However “elitist” the current outcry against rape in India may seem, its intellectual content and exponential possibilities clearly suggest that the good fight has been joined in a concerted manner for the first time. Remarkably, a whole new generation of young Indian males, increasingly wedded to the notion of individual choice in matters of all sorts of productive work and consumption, seem to have made up their minds to join with protesting young women on behalf of gender equality and the right to free exercise of choice.

It will remain to be seen whether or not this point of entry at the call of liberalism is sought to be extended beyond what may be its caste or class configuration to embrace those vast hordes of indigent women who suffer the ignominy and violence of male brutality day in and day out in city, town, district, taluka, village, and outlying shanty, away from recourse to any form of social or official redress.

Caveat: At this pregnant moment, we must also take note that many cabals on the right-wing of our cultural and political life are waiting and eager to press the present outcry into the service of discredited medievalisms. Where it may be their sinister object to use the event to push women back into the suffocating furnace of patriarchy, it must be our endeavour to seek such transformations as enhance women’s natural and constitutional rights to freedom and equality in personal and social life, obliging the state and communities to ensure that such be the case.

In conclusion I may be permitted to recall a few lines from what I had once written in a poem, titled “Our Share of the World”:

Here is what we say:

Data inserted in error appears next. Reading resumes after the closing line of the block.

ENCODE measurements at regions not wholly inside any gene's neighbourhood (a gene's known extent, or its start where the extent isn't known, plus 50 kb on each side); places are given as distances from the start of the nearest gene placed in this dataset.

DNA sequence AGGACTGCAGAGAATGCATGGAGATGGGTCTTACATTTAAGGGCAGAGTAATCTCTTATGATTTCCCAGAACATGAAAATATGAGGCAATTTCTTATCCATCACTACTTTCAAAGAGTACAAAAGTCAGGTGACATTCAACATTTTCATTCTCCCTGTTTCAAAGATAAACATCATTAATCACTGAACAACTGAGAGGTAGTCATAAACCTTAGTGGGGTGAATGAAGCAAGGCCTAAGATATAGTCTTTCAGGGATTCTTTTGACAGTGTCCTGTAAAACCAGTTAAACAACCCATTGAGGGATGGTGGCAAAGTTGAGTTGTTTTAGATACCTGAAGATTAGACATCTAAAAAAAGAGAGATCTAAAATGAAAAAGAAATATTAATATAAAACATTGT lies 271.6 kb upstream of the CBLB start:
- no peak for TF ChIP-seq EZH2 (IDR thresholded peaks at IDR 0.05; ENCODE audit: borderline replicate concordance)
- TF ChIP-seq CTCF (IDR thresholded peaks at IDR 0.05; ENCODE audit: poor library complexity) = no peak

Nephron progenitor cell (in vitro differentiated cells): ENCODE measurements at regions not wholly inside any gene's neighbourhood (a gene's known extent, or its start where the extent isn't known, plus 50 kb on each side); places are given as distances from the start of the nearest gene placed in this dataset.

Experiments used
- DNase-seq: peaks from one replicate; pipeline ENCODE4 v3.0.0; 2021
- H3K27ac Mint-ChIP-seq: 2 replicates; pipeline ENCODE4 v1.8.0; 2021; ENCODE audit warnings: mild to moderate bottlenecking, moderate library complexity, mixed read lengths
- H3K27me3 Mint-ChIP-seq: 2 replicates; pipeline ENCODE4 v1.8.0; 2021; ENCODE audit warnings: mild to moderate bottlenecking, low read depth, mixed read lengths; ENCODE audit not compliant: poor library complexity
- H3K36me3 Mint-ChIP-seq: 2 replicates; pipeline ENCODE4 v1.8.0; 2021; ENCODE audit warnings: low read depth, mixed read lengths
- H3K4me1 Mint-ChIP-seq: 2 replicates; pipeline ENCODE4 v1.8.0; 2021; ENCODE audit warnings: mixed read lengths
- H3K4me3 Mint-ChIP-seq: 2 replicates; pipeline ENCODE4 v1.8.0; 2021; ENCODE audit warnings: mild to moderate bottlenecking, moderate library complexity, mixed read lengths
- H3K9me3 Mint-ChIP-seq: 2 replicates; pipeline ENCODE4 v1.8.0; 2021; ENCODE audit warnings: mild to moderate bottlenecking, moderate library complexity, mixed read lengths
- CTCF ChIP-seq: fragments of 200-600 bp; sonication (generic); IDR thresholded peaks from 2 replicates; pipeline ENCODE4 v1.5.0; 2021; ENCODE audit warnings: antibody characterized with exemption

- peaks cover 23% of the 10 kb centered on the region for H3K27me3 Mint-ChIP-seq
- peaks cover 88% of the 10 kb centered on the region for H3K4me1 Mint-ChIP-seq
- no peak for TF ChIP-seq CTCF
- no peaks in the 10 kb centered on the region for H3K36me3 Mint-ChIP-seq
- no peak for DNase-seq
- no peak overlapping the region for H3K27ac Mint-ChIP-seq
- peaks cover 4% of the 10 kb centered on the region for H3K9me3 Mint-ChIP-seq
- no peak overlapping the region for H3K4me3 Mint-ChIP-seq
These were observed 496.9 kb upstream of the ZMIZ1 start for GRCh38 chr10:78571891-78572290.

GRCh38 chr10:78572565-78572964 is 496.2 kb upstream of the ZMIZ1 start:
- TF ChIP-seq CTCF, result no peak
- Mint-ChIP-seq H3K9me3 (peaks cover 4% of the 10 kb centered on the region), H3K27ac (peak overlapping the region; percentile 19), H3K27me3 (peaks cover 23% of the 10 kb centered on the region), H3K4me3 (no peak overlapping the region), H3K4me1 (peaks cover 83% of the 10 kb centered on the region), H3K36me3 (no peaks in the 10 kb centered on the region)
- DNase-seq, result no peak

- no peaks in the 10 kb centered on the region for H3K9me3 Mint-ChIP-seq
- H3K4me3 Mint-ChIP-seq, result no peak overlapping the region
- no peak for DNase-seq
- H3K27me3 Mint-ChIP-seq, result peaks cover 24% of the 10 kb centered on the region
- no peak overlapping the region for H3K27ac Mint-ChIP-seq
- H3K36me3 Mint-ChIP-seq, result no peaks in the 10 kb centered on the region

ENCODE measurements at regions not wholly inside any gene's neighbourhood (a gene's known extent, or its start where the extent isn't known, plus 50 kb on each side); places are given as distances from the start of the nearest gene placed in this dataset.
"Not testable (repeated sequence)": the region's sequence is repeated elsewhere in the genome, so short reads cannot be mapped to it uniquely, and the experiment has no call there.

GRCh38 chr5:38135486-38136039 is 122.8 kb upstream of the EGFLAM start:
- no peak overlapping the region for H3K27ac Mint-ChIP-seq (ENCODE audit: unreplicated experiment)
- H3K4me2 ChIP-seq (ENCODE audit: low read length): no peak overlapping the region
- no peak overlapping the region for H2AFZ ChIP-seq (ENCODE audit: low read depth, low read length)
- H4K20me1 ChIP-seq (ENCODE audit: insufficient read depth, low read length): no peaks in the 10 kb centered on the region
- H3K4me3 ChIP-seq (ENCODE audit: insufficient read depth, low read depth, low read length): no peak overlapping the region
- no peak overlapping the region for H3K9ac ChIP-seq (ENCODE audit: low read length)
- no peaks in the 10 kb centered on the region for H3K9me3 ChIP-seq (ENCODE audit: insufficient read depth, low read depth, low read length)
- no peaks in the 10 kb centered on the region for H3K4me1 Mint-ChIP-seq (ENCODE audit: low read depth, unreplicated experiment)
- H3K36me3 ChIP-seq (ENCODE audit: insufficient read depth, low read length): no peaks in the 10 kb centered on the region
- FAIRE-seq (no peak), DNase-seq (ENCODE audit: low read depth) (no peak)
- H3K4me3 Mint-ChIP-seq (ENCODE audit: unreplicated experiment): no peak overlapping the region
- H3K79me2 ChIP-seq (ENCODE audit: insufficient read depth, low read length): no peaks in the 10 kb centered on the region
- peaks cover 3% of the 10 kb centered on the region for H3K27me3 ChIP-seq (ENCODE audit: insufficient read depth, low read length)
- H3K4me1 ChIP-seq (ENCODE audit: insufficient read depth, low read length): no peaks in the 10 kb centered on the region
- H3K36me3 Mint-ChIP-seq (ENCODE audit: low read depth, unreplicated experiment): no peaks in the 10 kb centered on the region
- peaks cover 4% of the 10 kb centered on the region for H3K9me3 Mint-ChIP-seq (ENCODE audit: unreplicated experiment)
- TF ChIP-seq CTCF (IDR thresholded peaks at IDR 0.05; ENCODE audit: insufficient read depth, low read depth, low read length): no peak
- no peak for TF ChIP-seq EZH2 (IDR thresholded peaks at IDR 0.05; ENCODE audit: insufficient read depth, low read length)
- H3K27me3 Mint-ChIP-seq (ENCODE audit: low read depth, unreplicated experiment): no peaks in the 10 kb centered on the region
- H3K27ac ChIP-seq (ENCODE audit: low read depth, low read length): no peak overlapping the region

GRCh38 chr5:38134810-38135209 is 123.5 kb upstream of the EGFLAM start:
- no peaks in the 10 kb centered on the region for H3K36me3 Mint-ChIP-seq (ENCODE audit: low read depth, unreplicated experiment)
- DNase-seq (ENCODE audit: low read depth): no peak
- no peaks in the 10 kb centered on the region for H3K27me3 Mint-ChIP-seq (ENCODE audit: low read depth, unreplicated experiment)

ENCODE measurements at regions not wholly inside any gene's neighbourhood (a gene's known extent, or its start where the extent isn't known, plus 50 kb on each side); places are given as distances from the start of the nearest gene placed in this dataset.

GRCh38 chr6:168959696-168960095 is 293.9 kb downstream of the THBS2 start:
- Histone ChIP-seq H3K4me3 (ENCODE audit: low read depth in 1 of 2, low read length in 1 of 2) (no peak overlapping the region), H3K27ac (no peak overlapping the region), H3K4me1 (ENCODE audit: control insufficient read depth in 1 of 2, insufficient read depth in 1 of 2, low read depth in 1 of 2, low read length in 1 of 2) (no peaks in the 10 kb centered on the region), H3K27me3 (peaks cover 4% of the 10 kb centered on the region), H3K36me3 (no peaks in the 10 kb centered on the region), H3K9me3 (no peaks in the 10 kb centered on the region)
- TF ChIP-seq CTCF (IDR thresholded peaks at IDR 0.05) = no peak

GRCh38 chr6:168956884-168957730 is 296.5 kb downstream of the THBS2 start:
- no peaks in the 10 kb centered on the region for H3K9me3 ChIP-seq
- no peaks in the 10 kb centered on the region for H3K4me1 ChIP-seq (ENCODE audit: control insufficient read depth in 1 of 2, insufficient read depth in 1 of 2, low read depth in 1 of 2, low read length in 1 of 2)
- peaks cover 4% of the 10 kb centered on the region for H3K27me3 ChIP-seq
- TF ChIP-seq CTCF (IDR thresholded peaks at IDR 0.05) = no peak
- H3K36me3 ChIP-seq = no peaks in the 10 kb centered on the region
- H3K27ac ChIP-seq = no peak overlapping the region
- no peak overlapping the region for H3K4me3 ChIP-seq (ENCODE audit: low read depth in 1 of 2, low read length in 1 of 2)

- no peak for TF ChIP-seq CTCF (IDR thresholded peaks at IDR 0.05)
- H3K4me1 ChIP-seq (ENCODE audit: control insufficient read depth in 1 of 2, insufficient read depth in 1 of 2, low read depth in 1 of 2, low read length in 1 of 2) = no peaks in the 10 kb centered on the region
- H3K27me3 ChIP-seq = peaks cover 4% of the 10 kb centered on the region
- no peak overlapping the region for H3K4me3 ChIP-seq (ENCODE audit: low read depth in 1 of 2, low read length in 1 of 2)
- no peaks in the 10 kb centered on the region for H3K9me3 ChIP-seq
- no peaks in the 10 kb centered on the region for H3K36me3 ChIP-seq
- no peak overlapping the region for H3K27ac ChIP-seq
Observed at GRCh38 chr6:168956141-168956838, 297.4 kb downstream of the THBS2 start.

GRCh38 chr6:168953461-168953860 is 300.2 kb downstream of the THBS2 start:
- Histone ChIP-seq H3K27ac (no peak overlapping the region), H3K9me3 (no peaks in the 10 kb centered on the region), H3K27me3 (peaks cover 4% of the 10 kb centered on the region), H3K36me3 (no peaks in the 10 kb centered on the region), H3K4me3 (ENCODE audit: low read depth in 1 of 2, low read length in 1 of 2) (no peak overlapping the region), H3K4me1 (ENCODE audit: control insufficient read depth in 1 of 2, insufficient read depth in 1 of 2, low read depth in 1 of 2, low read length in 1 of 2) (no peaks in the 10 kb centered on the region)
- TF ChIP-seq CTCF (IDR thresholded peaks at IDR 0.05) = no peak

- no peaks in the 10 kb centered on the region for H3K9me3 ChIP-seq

Recognize the altered night and day;
Men and women must together find
An honest will to put behind
A habitually distorted humankind.
It is much to be hoped that the time has arrived

(Badri Raina is a well-known commentator on politics, culture and society. The opinions expressed by the author and those providing comments are theirs alone, and do not reflect the opinions of Canary Trap or any employee thereof)

The Bible according to RSS chief Mohan Bhagwat


It is such a relief finally to know why and where rapes take place in this sanaatan land.

They happen because of “Western” influence, and they happen in “India”, not in “Bharat”.

To clarify: “India” is wherever rapes take place; Bharat is where they do not. By the way, not rape but “balatkar” takes place in Bharat; and that is not the same thing, is it?

So, for starters, you might ask the question: do the thousands of Dalit women, agricultural workers, Adivasi women out to gather firewood or water, women out on the call of nature in the open, women who dare to defy custom in the hinterlands, girls who dare go to village schools trudging menacing distances, women who inhabit slums outside city limits who are regularly subjected to rape live in India or in Bharat? And all without any of the redress that may occasionally be available to women who are raped in “India”, since in Bharat there is hardly ever a police thana to go to, or a social organization to seek shelter with, or a hospital or health worker who might record and report those rapes. And of course no “Western” influence there. Only expanding “development” full of predatory robber barons patronized by chief executives replete with good Bharatiya values.

Then there is the claim that women have traditionally been so honoured and safe in Bharat. Consider how Shrupnakha in the Ramayana was honoured by having her nose cut off for expressing an amorous preference; how Dhrupadi in the Mahabharata was likewise honoured by first being staked in gambling by anadarsh husband, and then gleefully disrobed by the male cabal, all friendly family men, to whom she was lost in dice; or how women in a predominant Bharat then were honoured by being required to climb the dead husband’s pyre upon his death; or how they were made safe by being routinely married off as less than nubile children; or being propitiated as “grah lakhshmis” who nonetheless had the privilege of eating last and eating little; or by being burnt  off should her dowry be pitiful; or, more recently, by being killed off in the womb to be utterly and ab initio safe from the outside world. And, altogether, by being held to the so ennobling laws of Manu. All during times when one never as much heard of the “Western” world, which, one must note, was pretty much as enlightened with respect to women as the Bharat barely sketched above.